• Strings medium to large sized beads onto yarn, shoelaces or other string.
  • Passes string, yarn or shoelaces through holes demonstrating "lacing skills".
  • Transfers liquids from one container to another using an eye dropper.
If your child needs help building any of the grasping skills take a look at this article regarding, "Fine Motor Control Activities" to get started.  You might also look at any of the art, sensory and water play activities I have outlined in other articles on this site because these activities will also help with grasping skills and control.  I'm sure there will be more to come as well. 

Cutting Skills:

Annoying but true: despite the mess it makes, cutting paper into all those little, itty-bitty, teeny-tiny, yet treasured (by only the child) bits of paper is an important thing for your child to do.  Yes, they need to develop scissor skills and the act of using scissors helps build some of those muscle groups used for writing skills too.  Here is an article all about developing scissor skills with your preschooler.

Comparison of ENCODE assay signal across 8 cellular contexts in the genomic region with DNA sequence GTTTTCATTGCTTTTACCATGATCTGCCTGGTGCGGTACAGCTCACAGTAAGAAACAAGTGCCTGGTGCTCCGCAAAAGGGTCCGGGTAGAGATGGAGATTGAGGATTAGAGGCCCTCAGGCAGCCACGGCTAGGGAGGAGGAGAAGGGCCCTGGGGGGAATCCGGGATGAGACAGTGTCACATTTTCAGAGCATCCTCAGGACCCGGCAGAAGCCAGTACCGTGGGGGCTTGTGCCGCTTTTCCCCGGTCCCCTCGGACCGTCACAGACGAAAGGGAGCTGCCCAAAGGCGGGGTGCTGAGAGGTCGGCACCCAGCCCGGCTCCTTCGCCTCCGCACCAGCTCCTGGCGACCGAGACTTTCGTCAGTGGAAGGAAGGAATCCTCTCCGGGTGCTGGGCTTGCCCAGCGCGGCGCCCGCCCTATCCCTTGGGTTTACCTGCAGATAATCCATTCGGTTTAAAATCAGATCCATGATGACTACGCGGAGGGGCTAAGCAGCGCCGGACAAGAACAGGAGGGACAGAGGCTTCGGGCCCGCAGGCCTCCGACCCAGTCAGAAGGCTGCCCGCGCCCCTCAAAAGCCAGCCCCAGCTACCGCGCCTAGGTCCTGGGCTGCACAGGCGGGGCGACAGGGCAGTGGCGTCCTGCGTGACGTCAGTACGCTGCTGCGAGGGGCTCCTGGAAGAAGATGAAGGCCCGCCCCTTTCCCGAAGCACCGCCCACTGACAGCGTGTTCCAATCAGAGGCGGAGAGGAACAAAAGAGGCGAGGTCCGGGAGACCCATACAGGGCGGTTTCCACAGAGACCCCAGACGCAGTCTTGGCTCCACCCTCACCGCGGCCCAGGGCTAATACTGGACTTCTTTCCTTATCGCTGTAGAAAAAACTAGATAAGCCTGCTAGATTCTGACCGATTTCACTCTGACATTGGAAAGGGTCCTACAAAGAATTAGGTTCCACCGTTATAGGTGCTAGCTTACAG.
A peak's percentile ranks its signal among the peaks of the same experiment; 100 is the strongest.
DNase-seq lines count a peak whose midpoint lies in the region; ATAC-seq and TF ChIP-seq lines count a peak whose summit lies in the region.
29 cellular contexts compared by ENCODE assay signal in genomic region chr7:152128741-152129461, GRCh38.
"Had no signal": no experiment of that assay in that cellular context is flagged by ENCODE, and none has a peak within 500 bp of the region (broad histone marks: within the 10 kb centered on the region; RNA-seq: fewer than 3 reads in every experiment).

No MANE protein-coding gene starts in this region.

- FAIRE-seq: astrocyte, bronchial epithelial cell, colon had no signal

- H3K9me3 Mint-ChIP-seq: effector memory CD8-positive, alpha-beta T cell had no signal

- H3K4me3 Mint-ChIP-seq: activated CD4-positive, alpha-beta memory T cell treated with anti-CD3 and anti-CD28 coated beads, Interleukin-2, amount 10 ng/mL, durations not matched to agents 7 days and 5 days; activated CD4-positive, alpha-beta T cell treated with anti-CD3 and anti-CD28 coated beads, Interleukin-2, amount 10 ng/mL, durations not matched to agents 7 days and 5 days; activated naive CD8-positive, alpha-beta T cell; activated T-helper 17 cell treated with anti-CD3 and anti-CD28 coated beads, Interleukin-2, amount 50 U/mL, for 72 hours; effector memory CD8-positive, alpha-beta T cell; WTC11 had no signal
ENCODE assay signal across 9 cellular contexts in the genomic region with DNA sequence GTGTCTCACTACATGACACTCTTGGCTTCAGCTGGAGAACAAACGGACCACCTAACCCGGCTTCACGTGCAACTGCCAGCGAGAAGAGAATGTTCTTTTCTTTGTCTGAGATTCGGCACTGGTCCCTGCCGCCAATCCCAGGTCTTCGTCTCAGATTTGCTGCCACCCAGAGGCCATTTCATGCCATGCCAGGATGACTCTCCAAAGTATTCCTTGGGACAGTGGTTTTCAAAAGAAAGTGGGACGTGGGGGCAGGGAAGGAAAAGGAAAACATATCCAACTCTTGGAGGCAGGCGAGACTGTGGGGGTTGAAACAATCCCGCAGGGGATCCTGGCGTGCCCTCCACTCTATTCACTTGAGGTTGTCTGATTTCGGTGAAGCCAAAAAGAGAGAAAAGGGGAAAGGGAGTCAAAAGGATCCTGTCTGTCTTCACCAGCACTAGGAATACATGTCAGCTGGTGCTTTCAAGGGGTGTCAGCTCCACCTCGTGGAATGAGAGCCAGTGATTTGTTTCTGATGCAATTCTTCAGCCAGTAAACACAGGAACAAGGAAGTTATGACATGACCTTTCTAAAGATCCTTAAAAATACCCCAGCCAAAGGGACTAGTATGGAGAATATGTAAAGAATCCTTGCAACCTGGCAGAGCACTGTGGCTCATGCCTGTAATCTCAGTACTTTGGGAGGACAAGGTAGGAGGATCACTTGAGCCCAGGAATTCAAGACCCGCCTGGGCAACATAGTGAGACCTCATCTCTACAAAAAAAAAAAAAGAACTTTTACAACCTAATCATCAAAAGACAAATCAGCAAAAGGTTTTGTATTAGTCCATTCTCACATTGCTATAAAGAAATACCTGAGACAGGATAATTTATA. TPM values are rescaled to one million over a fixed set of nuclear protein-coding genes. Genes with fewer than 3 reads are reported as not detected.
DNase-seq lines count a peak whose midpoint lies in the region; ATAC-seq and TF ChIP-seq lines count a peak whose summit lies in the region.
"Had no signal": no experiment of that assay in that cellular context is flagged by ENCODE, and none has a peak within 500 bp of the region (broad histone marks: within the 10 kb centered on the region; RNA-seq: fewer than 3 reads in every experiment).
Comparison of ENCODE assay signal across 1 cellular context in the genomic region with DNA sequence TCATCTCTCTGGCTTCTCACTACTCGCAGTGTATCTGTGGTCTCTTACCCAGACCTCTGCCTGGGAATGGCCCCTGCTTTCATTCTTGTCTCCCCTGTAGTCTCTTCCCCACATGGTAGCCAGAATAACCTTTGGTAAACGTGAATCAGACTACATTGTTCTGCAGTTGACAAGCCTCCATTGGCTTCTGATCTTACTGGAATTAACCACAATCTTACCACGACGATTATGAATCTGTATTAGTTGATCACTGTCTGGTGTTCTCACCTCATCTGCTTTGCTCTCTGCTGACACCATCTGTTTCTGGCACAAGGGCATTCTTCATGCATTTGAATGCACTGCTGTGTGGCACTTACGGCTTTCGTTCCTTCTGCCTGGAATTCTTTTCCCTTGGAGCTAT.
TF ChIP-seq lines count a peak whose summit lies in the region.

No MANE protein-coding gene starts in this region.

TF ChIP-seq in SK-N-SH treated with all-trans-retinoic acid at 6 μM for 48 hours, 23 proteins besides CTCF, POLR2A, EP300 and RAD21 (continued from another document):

In none of the objectives below did we expect perfection, simply, approximation. For example, a straight line is definitely not ruler straight and I would expect quite a bit of wobble.  A preschooler that has successfully cut a straight line is really a kid who has cut a line that is straight enough the average person can tell the child was trying to cut a straight line.  Stray slits and jagged edges are expected here.  Again, it is really important to remember that they are new at this and I am only saying to expect vague approximations of these objectives at this stage.
  • Scissor Safety (meaning the child knows how to walk with scissors held point down in a fisted grip, to sit with the scissors while cutting and not to fling the scissors about.  It is a good idea to introduce the concept of a "safety circle".  A safety circle is a circle around the person using the sharp tool that is about the radius of the person's cutting arm that is free of people or animals that might get hurt by the sharp object if it slips).